10 MLB Pitchers Who Were Never Supposed to Throw Again — But Did
Pitching is one of the worst stresses a person can put on their arms. Yet that hasn’t stopped thousands of players—both amateur and professional—to pursue a career in it.
Unsurprisingly, most pitchers endure an injury or two in their respective careers. For instance, one of the most common repair procedures is Tommy John surgery, which replaces the damaged ligament in the elbow with a tendon from the forearm. As mad scientist as this sounds, countless pitchers have undergone the procedure, including longtime pitcher Tommy John, who was the surgery’s first test monkey.
Whether it’s Tommy John surgery or any other pitching-related injury, it’s simply amazing that anyone could come back and pitch again.
Without further adieu, below are 10 of the most productive MLB pitchers who were never supposed to throw again.
From 2004 to 2010, Johan Santana was one of the game’s best pitchers. The left-hander captured two Cy Young Awards during that span and finished within the top five for the voting three other times. But in 2010, after experiencing discomfort in his left shoulder, Santana was diagnosed with a torn anterior capsule.
Few pitchers have ever returned from a torn anterior capsule, but Santana took the hill after just sitting out one full season.
Unfortunately, Santana re-tore his shoulder prior to the 2013 season. As a result, his career is likely over.
Rick Ankiel seemed en route to becoming the next St. Louis Cardinals ace. In 2000, his rookie season, Ankiel hurled a 3.50 ERA with 194 strikeouts over 175 innings. However, in the postseason, Ankiel endured control issues of historic proportion and was never the same pitcher.
Two years later, the pitcher underwent Tommy John surgery to repair his left elbow. Ankiel would return to the Cardinals in 2004, but decided to quit pitching to pursue a career as an outfielder.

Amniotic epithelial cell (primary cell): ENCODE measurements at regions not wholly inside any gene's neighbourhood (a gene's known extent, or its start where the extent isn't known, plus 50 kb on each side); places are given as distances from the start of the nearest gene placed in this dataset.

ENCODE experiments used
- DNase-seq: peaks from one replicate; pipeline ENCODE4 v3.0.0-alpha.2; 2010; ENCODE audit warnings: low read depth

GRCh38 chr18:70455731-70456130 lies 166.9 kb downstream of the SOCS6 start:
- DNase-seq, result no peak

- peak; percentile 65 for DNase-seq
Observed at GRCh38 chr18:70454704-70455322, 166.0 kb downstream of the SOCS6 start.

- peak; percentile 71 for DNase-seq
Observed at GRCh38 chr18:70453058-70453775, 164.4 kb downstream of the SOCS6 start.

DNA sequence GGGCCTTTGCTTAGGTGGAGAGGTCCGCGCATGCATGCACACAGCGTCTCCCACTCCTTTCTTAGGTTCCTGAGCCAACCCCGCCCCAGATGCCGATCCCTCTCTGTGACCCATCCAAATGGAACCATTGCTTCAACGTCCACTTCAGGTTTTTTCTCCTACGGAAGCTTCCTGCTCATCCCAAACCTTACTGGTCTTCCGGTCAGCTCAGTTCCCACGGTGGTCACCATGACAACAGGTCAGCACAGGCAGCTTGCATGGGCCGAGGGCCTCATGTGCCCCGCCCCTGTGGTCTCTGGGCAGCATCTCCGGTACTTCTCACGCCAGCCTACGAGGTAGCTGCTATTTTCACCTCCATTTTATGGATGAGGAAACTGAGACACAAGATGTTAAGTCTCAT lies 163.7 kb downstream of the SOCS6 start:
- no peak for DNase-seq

A.J. Burnett has now been a major league pitcher for 15 seasons, but in 2003, the hurler received a bit of a career scare. After pitching just 23 innings in 2003, Burnett was shutdown with a bum elbow. The right-handed required Tommy John surgery and returned more than a year later on June 3, 2004.
Burnett seemed to be back in the swing of things but his elbow flared up again, prompting the Florida Marlins to sit Burnett for most of September. The precautionary measure was a good one, as Burnett is still pitching at age 36.
Chris Carpenter has enjoyed an awesome pitching career, owning a 144 wins, 3.76 ERA, 1.11 WHIP and 2.71 K/BB.
But what might be more impressive is his list of injuries:
-2002: shoulder surgery in September
-2003: sat out season with torn glenoid labrum
-2007: surgery to trim bone spurs in May
-2007: Tommy John surgery in July
-2009: oblique tear in April
-2012: missed most of season with thoracic outlet syndrome, a nerve-related ailment, in pitching shoulder. Forced to have a rib removed.
-2013: has yet to pitch with lingering symptoms from thoracic outlet syndrome
At age 38, it’s unlikely Carpenter can come back from his latest injury, but the team still thinks a second half appearance is possible.
From 2002 to 2004, Eric Gagne was the most dominant closer in baseball. During that span, Gagne owned a 1.78 ERA, 0.82 WHIP, 6.29 K/BB and 152 saves.
Five years before his reign, however, Gagne underwent Tommy John surgery. The then 21-year-old pitcher missed the entire season recovering and worked his way up to closer in 2002.
But all good things must come to an end. Gagne underwent a second—and at the time, unprecedented—Tommy John surgery in 2005. During the surgery, doctors uncovered a nerve entrapped by scar tissue and released it instead of the usual Tommy John procedure.